From heritage to health – Ritan Park, Beijing

Just along from our current hotel in the centre of Beijing, is Ritan Park, situated in the Jianguomenwai area very close to the British Embassy. The park is one of the oldest in Beijing, dating from 1530 and was built as a temple to the sun god.  Chinese emperors would make ritual offerings at the central altar.  It was a place of worship for the Chinese imperial court of the Qing (1644-1911) and Ming (1368-1644) dynasties.  On a previous visit to the park, I watched a live action reinterpretation of the ceremonies in the central reconstructed ritual area. This seemed to involve local school children, all decked out in period costume with relevant accessories – what a memorable history field trip and doubt successful at reinforcing cultural identity and history!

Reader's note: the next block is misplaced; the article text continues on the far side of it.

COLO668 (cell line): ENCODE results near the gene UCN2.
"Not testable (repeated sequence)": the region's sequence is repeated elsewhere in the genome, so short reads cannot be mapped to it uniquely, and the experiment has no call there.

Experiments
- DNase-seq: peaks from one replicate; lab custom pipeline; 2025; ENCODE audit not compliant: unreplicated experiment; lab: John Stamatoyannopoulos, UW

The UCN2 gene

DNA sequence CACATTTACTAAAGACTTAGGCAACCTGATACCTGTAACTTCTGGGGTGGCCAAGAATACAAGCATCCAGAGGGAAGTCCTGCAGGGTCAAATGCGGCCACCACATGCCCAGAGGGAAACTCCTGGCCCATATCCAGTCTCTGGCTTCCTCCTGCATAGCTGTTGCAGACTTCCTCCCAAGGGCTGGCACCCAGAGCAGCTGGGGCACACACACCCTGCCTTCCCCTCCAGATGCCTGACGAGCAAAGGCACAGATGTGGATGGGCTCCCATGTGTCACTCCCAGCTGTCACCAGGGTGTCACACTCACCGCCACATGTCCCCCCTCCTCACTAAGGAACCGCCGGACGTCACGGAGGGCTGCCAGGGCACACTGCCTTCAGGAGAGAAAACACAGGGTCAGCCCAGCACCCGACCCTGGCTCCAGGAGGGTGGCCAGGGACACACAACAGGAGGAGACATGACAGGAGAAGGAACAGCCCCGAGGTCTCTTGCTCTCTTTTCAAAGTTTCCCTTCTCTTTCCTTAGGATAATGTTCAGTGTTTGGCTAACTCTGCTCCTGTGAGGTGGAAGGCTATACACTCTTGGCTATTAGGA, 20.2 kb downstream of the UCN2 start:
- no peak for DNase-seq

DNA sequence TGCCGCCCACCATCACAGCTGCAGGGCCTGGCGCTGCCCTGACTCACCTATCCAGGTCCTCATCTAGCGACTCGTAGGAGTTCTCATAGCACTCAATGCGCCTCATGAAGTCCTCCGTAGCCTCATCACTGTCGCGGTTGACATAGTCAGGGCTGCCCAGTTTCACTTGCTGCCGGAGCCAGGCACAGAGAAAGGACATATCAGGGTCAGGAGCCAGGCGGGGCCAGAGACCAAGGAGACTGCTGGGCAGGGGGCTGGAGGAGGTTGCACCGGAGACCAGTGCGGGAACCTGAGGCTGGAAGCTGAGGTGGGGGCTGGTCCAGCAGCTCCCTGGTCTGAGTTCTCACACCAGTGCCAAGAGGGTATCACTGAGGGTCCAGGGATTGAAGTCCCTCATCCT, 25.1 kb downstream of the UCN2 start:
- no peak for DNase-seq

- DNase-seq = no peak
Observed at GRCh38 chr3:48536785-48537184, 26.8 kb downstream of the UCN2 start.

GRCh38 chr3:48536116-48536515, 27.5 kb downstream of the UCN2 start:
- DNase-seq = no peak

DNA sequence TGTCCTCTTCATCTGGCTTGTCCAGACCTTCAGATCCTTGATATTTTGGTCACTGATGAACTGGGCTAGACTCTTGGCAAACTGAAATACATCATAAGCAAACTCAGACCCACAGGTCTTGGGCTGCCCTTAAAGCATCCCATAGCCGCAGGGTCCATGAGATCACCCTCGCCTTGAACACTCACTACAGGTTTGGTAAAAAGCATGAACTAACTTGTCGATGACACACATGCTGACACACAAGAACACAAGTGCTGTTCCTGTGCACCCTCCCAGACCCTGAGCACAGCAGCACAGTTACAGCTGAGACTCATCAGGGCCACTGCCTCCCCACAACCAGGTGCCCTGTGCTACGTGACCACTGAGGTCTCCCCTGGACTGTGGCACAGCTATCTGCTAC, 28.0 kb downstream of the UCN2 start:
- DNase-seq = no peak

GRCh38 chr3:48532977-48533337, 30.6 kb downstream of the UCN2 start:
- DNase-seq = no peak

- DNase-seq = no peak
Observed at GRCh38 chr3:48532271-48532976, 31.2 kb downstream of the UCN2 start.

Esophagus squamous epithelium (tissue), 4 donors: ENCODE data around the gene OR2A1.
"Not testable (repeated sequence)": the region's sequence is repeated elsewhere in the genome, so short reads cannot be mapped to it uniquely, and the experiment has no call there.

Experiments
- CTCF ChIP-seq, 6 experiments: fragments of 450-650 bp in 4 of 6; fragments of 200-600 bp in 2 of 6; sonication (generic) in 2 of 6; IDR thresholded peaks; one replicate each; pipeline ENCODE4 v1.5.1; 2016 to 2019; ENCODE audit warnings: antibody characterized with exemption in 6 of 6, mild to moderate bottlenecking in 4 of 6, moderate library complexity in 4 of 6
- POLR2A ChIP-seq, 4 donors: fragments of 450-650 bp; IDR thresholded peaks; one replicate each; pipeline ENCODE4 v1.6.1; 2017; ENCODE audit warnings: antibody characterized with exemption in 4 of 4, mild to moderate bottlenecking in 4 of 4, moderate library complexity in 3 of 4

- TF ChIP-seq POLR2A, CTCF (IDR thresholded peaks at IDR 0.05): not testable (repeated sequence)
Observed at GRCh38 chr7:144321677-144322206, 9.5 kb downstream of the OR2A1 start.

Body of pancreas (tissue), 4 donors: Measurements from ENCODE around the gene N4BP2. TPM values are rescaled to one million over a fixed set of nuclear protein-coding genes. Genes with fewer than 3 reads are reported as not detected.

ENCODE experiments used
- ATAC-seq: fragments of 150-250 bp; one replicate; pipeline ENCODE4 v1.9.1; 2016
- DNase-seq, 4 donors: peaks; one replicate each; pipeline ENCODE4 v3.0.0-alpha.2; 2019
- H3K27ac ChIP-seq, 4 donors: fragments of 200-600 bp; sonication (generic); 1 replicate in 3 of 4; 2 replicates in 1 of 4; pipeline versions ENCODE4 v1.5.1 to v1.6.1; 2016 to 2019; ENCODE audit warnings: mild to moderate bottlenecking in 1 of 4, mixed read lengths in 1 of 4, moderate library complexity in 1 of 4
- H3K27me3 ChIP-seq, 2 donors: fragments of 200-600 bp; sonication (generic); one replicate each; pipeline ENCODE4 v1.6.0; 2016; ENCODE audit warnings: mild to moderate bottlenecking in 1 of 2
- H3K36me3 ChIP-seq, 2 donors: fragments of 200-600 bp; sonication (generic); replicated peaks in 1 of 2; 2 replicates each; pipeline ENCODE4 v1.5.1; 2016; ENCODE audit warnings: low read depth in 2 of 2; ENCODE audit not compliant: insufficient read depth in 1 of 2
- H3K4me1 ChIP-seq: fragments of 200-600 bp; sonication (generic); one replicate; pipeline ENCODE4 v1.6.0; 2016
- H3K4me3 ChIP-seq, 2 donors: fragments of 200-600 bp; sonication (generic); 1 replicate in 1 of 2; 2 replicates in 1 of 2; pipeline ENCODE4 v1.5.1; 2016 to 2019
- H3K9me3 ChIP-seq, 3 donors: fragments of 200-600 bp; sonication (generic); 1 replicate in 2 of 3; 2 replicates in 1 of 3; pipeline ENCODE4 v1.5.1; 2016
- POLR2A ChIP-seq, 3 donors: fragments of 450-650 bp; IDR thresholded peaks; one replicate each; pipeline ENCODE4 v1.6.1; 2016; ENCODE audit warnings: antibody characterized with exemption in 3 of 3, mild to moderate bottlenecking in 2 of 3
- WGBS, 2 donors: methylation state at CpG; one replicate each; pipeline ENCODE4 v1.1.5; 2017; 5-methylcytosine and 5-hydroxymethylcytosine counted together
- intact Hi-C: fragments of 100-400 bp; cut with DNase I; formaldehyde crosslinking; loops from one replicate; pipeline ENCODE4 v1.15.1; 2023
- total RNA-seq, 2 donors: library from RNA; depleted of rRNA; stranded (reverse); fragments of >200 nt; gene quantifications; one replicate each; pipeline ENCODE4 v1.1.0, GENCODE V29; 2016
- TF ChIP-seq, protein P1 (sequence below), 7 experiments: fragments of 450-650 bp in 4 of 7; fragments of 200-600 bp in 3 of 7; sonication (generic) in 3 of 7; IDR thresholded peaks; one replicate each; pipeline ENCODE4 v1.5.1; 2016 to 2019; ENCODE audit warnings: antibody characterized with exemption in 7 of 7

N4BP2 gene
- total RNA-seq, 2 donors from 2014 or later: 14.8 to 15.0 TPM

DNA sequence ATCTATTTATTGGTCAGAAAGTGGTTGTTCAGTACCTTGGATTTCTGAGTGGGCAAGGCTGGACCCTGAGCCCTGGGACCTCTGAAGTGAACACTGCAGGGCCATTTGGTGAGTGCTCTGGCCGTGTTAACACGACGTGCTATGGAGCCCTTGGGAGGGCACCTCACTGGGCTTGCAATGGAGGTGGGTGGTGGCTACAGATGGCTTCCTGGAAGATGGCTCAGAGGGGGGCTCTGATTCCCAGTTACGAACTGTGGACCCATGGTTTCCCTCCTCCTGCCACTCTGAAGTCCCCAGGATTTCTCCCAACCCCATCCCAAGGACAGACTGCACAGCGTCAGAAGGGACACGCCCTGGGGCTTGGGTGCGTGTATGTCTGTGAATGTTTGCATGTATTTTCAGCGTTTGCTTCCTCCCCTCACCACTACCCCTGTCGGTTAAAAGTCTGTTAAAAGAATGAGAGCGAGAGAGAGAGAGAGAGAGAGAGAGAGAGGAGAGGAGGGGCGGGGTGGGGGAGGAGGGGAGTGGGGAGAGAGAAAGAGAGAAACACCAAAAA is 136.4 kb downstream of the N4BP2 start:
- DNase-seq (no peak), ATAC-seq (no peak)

Given the park’s centrality in a densely packed city, it has been re-designated as a Health and Wellbeing facility, with many exercise, walking and activity stations, as well as perimeter paths laid out with distance benchmarks for fitness and recreation measurement.

There is a comprehensive interpretation and orientation scheme through the park, with plenty of signage to inform and amuse this Western eye which is slightly obsessed with signage as my #heritagesigns tweets regularly suggest.

Author: Ian Baxter

Heritage management / historic preservation academic at Heriot-Watt University; Vice-Chair of the Built Environment Forum Scotland (BEFS); Trustee of The Heritage Alliance. Obsessed by administrative histories of heritage organisations, heritage signs, and the design of site guidebooks.

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